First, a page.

Auditors with an undergraduate university degree focusing on quantitative analysis – including accounting, engineering and maths – produce more accurate audited financial reports (as measured by recorded levels of “abnormal accruals”) than do auditors with a bachelor’s degree in fields with a more qualitative approach such as history, classics or law, says the study published in the European Accounting Review.
The study finds further that companies pay more for auditors with a degree in a quantitative subject, by 14.5% in the auditor sample studied.
“Taken together, our findings suggest that, from the perspective of the audit profession, auditors with university educations involving relatively high levels of quantitative and well-defined, domain-specific knowledge are associated with (higher quality) audit outcomes,” the study says.
The study – entitled “Auditor university education: does it matter?” – is co-authored by Dr Jenny Chu of Cambridge Judge Business School, and Professor Annita Florou and Professor Peter F Pope, both of the Department of Accounting at Bocconi University in Milan.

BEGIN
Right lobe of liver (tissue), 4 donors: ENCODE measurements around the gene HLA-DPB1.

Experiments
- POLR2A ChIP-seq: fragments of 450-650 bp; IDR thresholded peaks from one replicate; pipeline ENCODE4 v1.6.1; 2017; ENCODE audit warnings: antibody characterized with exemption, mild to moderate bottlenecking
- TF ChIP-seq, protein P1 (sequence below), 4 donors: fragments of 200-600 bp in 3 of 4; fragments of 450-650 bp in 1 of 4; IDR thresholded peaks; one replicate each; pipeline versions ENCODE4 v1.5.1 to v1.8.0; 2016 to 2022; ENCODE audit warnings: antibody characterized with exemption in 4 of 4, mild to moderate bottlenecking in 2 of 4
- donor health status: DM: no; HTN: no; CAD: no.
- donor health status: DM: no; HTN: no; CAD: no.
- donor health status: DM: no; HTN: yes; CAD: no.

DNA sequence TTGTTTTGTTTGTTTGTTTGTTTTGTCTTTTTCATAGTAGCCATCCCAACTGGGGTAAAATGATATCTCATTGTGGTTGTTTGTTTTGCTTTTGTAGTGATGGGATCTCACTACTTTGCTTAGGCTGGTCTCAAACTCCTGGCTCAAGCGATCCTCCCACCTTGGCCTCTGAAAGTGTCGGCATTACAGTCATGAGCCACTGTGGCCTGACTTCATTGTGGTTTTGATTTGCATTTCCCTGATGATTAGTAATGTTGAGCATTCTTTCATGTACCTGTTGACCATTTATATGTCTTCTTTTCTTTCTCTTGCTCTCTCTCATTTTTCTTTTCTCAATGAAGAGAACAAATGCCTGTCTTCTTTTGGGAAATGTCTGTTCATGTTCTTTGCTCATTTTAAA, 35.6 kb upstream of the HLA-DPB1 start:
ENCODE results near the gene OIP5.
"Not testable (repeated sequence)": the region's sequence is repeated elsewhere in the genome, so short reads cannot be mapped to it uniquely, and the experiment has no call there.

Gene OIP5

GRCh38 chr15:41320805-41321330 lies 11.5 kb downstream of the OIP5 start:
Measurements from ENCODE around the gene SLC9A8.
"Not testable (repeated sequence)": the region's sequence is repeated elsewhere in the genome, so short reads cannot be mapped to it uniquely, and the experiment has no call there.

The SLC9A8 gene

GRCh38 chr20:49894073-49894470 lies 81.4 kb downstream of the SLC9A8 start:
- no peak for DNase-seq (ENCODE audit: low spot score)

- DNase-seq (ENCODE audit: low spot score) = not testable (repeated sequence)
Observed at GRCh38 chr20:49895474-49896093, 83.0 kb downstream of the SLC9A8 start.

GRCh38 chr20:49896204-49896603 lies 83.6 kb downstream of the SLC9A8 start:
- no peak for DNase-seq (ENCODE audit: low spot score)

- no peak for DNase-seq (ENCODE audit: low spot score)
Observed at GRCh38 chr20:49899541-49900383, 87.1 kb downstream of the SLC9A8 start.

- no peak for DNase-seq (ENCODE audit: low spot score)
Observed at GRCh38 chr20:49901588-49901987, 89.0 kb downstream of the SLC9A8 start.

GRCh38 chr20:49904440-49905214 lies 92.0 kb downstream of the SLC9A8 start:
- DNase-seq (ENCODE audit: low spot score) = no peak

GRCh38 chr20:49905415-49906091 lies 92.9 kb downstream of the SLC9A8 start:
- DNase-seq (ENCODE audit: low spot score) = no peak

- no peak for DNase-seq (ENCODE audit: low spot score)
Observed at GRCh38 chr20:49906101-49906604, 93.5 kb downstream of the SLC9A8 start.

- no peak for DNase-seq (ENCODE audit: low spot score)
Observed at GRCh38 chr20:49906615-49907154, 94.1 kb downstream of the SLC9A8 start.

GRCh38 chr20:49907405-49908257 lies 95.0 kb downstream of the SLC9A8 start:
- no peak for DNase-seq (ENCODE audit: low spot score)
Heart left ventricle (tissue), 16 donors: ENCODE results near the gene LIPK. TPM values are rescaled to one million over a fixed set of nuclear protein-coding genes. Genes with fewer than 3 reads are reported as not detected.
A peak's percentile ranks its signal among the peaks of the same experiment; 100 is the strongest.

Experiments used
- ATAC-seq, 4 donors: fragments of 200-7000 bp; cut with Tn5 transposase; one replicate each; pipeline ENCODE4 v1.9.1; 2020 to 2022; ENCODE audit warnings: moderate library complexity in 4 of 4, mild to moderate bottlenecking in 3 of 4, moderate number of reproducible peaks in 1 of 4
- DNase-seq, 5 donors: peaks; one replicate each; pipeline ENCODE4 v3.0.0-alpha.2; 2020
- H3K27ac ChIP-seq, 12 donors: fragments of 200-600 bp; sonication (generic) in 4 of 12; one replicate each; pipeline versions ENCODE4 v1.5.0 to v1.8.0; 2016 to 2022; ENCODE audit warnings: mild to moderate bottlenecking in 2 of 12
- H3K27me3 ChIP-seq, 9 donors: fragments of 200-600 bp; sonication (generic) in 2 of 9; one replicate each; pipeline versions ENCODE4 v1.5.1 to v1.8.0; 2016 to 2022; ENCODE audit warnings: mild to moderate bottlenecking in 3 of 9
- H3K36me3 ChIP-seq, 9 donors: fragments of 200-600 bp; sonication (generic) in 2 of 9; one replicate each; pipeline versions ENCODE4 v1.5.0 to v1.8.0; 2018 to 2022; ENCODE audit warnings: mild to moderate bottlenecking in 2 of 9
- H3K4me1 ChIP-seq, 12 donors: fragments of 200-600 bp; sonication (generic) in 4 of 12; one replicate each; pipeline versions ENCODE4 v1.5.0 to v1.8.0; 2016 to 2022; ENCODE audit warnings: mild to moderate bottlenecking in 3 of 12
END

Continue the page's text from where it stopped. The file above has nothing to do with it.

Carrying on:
“The study is the first of its kind in a Western economy, so it should be useful to both regulators and educators,” says study co-author Dr Jenny Chu, University Senior Lecturer in Accounting and Deputy Director of the Centre for Financial Reporting & Accountability at Cambridge Judge. “The study is made possible by the fact that regulations in the UK – in contrast to many other countries – allow individuals from any degree discipline (and some without) to train to be an auditor. The UK also required disclosure of signing auditors – those who sign off on the final audit of companies – earlier than most other countries.”
The research looks at the educational background of auditors operating in the UK in the years 2011 (when disclosure of a lead auditor‘s name became mandatory) to 2014.
The study‘s initial sample included 1,107 unique signing auditors and 2,026 unique clients. Following the hand-collection of university-level educational background of signing auditors including degree subject, completion date and postgraduate studies, the final sample comprises 695 unique signing auditors, of whom only 24% held an undergraduate degree in accounting.
The study‘s results are based on two proxies of audit quality: performance-adjusted abnormal accruals and abnormal working capital accruals – which were both 2.7% lower for auditors with a quantitative education. Financial sector companies are excluded from the study because the financial information required is not comparable with other firms.